oxycodone, Oxycontin, Roxicodone, M-oxy, ETH-Oxydose, Oxyfast, OxyIR
Omudhome Ogbru, PharmD
Omudhome Ogbru, PharmD
Dr. Ogbru received his Doctorate in Pharmacy from the University of the Pacific School of Pharmacy in 1995. He completed a Pharmacy Practice Residency at the University of Arizona/University Medical Center in 1996. He was a Professor of Pharmacy Practice and a Regional Clerkship Coordinator for the University of the Pacific School of Pharmacy from 1996-99.
Medical and Pharmacy Editor:
GENERIC NAME: oxycodone
BRAND NAMES: Oxycontin, Roxicodone, M-oxy, ETH-Oxydose, Oxyfast, OxyIR
DRUG CLASS AND MECHANISM: Oxycodone is a strong narcotic pain-reliever and cough suppressant similar to morphine, codeine, and hydrocodone. The precise mechanism of action is not known but may involve stimulation of opioid receptors in the brain. Oxycodone does not eliminate the sensation of pain but decreases discomfort by increasing tolerance to pain. In addition to tolerance to pain, oxycodone also causes sedation and respiratory depression. The FDA approved oxycodone in 1976.
GENERIC AVAILABLE: Yes
PREPARATIONS: Tablets: 5, 10, 15, 20, and 30 mg. Controlled release tablets: 10, 15, 20, 30, 40, 60, 80, and 160 mg.
STORAGE: Oxycodone should be stored between 15 to 30 C (59 to 86 F). Open bottles of oral solution should be destroyed after 90 days.
PRESCRIBED FOR: Oxycodone is prescribed for the relief of moderate to severe pain.
DOSING: The usual starting dose using immediate release oxycodone tablets is 5 to 30 mg every 4 hours. Patients who have never received opioids should start with 5-15 mg every 4 to 6 hours. Some patients may require 30 mg or more every 4 hours.
The usual starting dose using controlled release tablets is 10 mg every 12 hours. Controlled release tablets are used when around the clock treatment is required for an extended period of time. Controlled release tablets should not be broken, crushed or chewed but should be swallowed whole. Broken, crushed or chewed controlled release tablets may lead to rapid absorption of the drug and dangerous levels of oxycodone.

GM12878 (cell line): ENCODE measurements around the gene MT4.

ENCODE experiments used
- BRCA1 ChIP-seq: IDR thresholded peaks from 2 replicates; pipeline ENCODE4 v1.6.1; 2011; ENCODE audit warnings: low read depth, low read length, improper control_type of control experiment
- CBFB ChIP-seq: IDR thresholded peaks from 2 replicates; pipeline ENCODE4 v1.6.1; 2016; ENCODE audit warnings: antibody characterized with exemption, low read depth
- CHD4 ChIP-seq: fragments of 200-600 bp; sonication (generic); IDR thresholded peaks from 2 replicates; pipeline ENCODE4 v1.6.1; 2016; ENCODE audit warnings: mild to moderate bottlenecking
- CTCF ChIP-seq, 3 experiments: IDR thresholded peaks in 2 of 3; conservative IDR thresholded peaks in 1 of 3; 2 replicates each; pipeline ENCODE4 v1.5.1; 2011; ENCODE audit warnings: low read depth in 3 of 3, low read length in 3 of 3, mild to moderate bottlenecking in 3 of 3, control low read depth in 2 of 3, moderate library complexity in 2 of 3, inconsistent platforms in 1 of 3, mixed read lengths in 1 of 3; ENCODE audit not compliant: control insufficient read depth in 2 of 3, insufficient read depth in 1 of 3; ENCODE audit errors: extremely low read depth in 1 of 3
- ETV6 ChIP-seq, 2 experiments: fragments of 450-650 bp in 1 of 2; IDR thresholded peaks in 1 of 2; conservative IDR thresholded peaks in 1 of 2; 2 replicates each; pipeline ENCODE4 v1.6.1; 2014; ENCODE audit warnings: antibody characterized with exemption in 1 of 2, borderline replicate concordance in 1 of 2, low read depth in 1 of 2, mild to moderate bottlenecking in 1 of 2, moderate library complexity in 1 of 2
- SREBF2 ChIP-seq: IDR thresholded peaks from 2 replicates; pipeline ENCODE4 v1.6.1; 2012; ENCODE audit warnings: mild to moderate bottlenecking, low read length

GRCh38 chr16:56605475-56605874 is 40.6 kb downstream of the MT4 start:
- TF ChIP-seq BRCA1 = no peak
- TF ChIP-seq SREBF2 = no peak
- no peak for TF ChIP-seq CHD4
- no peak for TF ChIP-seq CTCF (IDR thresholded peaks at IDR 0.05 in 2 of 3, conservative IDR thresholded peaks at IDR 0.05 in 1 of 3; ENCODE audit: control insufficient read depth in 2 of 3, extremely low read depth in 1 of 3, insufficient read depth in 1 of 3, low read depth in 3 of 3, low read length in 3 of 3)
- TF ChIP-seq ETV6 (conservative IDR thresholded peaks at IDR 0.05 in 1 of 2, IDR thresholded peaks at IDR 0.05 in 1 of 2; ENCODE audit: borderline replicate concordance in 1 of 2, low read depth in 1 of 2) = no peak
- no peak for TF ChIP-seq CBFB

The 60, 80 and 160 mg tablets or single doses greater than 40 mg should only be used by patients who have been using opiods and have become tolerant to opioid therapy. Administration of large doses to opioid-naïve patients may lead to profound depression of breathing.
The usual adult dose of the oral concentrate solution (20 mg/ml) is 5 mg every 6 hours.
The usual adult dose for the oral concentrate solution (5 mg/ml) is 10-30 mg every 4 hours.
DRUG INTERACTIONS: Oxycodone, like other narcotic pain-relievers, increases the effect of drugs that slow brain function, such as alcohol, barbiturates, skeletal muscle relaxants, for example, carisoprodol (Soma), cyclobenzaprine (Flexeril), and benzodiazepines, for example, lorazepam (Ativan). Combined use of muscle relaxants and oxycodone may lead to increased respiratory depression.
Drugs which stimulate and also block opioid receptors (or example, pentazocine, nalbuphine [Nubain], butorphanol [Stadol], buprenorphine [Subutex]) may reduce the effect of oxycodone and may precipitate withdrawal symptoms.
A fatty meal may increase the absorption of oxycodone by 27%.
PREGNANCY: Safety during pregnancy has not been established. Children born to mothers who were taking oxycodone for a prolonged period may exhibit respiratory depression or withdrawal symptoms.
NURSING MOTHERS: Small amounts of oxycodone are secreted in breast milk and may cause side effects in the newborn.
Oxycodone can depress breathing, and is used with caution in elderly, debilitated patients, and in patients with serious lung disease. Oxycodone can impair thinking and the physical abilities required for driving or operating machinery. Oxycodone is habit forming. Mental and physical dependence can occur but are unlikely when used for short-term pain relief. If oxycodone is suddenly withdrawn after prolonged use, symptoms of withdrawal may develop. The dose of oxycodone should be gradually reduced in order to avoid withdrawal symptoms.
Reference: FDA Prescribing Information
Last Editorial Review: 1/7/2010
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